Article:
Former President Donald J. Trump has egged on Republican opposition, saying over the weekend that he would encourage Russia to “do whatever the hell they want” to any NATO country that had not spent enough money on its own defense.

Other officials said Mr. Turner was making more of the new intelligence than would ordinarily have been expected, perhaps to create pressure to prod the House to take up the supplemental funding request for Ukraine that the Senate passed this week.

That measure, providing military aid to Ukraine, Israel and Taiwan, faces an uncertain prospect in the House. While many Republicans oppose additional funding, Mr. Turner is an outspoken advocate of more assistance to Ukraine and recently visited Kyiv, the capital.

Shortly after Mr. Turner’s announcement, Jake Sullivan, the national security adviser, entered the White House press room to discuss the importance of continued funding for Ukraine’s military.

But Mr. Sullivan declined to address a reporter’s question about the substance of Mr. Turner’s announcement, saying only that he was set to meet with the chairman on Thursday.

“We scheduled a briefing for the House members of the Gang of Eight tomorrow,” Mr. Sullivan said, referring to a group of congressional leaders from both parties. “That’s been on the books. So I am a bit surprised that Congressman Turner came out publicly today in advance of a meeting on the books for me to go sit with him alongside our intelligence and defense professionals tomorrow.”

Representative Jim Himes, Democrat of Connecticut and the ranking member of the House Intelligence Committee, said that the issue was “serious” and that Mr. Turner was right to focus on it. But he added that the threat was “not going to ruin your Thursday.”

Senator Mark Warner, Democrat of Virginia, and Senator Marco Rubio, Republican of Florida, said in a joint statement that the Senate Intelligence Committee had been tracking the issue from the start and had been discussing a response with the Biden administration. But the lawmakers said that releasing information about the intelligence could expose the methods of collection.

At the White House, when Mr. Sullivan was asked whether he could tell Americans that there was nothing to worry about, he replied that it was “impossible to answer with a straight ‘yes.’”

“Americans understand that there are a range of threats and challenges in the world that we’re dealing with every single day, and those threats and challenges range from terrorism to state actors,” Mr. Sullivan said. “And we have to contend with them, and we have to contend with them in a way where we ensure the ultimate security of the American people. I am confident that President Biden, in the decisions that he is taking, is going to ensure the security of the American people going forward.”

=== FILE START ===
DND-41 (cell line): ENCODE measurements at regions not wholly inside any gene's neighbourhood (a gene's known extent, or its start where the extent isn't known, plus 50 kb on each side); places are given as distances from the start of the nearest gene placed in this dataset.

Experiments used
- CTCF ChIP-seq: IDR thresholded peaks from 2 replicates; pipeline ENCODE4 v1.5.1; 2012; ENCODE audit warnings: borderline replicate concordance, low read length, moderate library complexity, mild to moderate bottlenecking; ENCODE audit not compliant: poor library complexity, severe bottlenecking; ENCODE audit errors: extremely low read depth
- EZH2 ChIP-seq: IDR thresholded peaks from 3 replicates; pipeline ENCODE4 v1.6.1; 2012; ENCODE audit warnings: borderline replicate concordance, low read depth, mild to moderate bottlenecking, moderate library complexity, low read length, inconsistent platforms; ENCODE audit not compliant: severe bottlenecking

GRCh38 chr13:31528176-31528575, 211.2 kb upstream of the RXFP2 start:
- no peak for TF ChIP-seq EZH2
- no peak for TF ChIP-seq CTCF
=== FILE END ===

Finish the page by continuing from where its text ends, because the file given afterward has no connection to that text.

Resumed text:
Mr. Turner declined to respond to questions on Wednesday. Jason Crow, Democrat of Colorado, said the new intelligence was one of several “volatile threats” facing the United States.

“This is something that requires our attention,” Mr. Crow said. “There’s no doubt. It’s not an immediate crisis, but certainly something that we have to be very serious about.”

Mr. Johnson, apparently trying to spread calm after Mr. Turner’s announcement, said there was “no need for public alarm.”

“We are going to work together to address this matter,” he said.

The Outer Space Treaty was one of the first major arms control treaties negotiated between the United States and the Soviet Union, and one of the last remaining in place.

If Russia exited the space treaty, and let the New START treaty limiting strategic nuclear weapons expire in February 2026 — as seems likely — it could touch off a new arms race, of the kind not seen since the depths of the Cold War.

“Ending the Space Treaty could open the floodgates for other countries to put nuclear weapons in space as well,” said Steven Andreasen, a nuclear expert at the Humphrey School of Public Affairs in Minneapolis. “Once you have orbital nuclear weapons, you can use them for more than taking out satellites.”

Erica L. Green, Luke Broadwater and Glenn Thrush contributed reporting from Washington.